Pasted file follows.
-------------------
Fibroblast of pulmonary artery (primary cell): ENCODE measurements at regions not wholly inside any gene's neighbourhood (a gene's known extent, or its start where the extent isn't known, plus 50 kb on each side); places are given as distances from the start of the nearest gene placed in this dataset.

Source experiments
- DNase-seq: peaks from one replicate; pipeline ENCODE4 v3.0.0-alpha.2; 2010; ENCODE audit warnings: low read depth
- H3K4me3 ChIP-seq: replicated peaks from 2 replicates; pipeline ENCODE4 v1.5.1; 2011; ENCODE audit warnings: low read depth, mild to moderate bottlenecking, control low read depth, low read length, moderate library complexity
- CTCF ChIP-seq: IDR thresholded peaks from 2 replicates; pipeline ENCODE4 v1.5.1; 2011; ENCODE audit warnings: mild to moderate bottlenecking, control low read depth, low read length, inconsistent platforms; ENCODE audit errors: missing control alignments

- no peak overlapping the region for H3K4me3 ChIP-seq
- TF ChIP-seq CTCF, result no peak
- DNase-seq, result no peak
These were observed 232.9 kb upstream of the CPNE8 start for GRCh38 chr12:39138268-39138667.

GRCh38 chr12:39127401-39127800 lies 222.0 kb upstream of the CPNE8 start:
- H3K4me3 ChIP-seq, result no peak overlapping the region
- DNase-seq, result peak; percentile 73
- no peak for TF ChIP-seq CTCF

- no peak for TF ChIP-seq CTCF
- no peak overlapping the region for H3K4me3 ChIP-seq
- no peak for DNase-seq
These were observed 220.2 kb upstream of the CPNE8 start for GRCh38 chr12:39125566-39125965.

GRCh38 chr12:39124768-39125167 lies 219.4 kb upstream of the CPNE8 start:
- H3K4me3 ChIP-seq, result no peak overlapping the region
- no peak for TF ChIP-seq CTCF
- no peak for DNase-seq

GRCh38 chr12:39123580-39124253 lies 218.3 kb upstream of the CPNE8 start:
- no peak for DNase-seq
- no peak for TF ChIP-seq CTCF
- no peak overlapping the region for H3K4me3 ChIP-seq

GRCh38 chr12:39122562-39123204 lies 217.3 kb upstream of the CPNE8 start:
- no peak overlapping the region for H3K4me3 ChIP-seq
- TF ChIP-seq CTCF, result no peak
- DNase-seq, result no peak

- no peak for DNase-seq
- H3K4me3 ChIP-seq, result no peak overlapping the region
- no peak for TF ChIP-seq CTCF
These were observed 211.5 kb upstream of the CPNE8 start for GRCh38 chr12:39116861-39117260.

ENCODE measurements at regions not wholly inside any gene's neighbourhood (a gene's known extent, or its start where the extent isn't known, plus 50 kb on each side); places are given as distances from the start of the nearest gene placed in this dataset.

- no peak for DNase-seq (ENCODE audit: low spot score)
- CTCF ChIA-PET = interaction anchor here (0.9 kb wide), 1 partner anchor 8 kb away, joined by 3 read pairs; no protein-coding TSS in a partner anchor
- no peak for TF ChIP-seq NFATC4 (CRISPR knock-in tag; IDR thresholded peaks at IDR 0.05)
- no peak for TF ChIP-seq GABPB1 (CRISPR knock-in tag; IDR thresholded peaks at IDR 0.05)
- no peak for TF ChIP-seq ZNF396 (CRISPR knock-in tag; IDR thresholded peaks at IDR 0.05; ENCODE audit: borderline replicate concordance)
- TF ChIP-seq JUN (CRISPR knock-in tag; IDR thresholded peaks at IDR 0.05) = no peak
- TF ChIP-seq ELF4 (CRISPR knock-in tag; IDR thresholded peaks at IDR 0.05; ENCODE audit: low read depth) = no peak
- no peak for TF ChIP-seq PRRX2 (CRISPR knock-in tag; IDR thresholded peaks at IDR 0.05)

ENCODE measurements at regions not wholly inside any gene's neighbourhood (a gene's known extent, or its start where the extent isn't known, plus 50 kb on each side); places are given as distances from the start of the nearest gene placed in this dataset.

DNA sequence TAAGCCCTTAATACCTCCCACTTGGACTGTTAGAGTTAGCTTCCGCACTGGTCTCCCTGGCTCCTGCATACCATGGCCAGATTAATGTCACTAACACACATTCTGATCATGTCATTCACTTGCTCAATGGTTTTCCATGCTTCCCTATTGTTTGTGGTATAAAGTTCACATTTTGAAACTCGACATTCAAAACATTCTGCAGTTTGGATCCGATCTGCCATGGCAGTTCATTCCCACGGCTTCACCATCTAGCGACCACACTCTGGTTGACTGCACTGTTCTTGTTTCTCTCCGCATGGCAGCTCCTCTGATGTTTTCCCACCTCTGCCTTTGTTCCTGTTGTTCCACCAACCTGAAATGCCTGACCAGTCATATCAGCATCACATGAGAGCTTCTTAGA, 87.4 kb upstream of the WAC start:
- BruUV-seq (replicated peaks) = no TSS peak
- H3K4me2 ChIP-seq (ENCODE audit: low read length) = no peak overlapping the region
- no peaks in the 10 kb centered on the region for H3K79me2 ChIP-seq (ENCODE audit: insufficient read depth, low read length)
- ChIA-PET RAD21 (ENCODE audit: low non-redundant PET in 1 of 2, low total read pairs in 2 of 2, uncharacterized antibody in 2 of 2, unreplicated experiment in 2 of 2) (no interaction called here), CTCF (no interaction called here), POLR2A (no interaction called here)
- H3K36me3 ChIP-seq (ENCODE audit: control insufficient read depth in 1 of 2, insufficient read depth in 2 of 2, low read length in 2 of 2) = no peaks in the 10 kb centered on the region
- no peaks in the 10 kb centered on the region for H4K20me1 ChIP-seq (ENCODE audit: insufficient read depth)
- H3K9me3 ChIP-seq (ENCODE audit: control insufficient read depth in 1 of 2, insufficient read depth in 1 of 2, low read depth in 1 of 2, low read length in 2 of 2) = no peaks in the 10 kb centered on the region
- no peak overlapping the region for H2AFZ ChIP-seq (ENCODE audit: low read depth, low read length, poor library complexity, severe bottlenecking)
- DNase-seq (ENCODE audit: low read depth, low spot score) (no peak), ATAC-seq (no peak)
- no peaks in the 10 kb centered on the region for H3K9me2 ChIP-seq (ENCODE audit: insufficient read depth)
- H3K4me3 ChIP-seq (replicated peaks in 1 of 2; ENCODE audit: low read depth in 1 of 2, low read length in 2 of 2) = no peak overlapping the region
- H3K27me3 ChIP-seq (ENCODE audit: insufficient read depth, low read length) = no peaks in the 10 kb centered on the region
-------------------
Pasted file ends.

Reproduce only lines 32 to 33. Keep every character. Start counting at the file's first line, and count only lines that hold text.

- no peak for TF ChIP-seq CTCF
These were observed 211.5 kb upstream of the CPNE8 start for GRCh38 chr12:39116861-39117260.